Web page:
An Update on Cheap Oil and Biking

High oil prices prompted Americans use their bike more than their car.  Last month we wrote about the falling price of oil and how people were still biking more.

Since then the prices of oil has dropped even more.

Still, the October driving numbers are down according to the Federal Highway Administration:

Americans drove more than 100 billion fewer miles between November 2007 and October 2008 than the same period a year earlier, said U.S. Transportation Secretary Mary E. Peters, making it the largest continuous decline in American driving in history.

The Secretary noted that Americans drove 3.5 percent less, or 8.9 billion fewer vehicle miles traveled (VMT), in October 2008 than October 2007, making it the sharpest decline of any October since 1971.

Of course during this downturn, bike commuting and public transit ridership have increased.

And, these changes are not just due to high oil prices.  According to an Associated Press report in the Detroit News:

It’s likely the economic crisis is an important factor in the driving decline, said David Goldberg, a spokesman for Transportation for America, a coalition of groups pressing for more alternatives to driving.

If it’s the economy then one might expect Michigan’s driving decline would lead the nation.  It’s not.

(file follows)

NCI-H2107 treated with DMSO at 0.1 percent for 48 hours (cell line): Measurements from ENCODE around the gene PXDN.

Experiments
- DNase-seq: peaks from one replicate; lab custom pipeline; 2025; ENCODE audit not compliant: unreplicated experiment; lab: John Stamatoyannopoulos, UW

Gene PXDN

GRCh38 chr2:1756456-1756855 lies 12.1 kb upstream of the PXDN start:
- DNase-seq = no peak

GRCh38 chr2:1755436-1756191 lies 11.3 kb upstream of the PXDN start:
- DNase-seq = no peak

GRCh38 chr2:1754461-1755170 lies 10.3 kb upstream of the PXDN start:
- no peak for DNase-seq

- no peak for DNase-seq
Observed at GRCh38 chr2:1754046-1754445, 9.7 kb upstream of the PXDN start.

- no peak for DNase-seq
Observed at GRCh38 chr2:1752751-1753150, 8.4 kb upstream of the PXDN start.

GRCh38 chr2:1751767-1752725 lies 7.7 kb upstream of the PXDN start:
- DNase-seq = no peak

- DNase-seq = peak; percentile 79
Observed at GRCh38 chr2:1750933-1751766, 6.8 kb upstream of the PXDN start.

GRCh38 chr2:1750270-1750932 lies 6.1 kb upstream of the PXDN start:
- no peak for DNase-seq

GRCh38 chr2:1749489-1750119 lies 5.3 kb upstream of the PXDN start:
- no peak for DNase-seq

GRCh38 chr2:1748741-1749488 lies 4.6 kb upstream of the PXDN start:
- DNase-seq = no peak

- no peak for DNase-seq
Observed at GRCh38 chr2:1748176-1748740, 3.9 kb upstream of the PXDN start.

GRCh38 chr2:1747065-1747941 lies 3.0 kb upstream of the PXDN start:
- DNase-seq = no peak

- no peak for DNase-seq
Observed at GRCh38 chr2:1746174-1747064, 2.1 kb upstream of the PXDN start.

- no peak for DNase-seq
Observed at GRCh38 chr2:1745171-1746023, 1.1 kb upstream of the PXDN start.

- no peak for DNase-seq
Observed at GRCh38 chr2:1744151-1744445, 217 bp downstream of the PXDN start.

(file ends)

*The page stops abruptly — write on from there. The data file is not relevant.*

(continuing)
In Michigan, September’s vehicle miles traveled numbers dropped 4.3% while the national average was 4.7%.

October dropped 3.3% compared with the national average of 3.5%.

One possible explanation is there are fewer alternatives for Michigan drivers.  Unlike other states, we haven’t invested much in bike transportation infrastructure and public transit. Oregon, which has made those investments, saw driving decreases well above the national average.

And many places in Metro Detroit are low-density, auto-centric, and sprawling.  Those places don’t lend themselves to alternative transportation.  One could expect real estate value in these areas to suffer as people chose to drive less — and to live in places that allow that opportunity.

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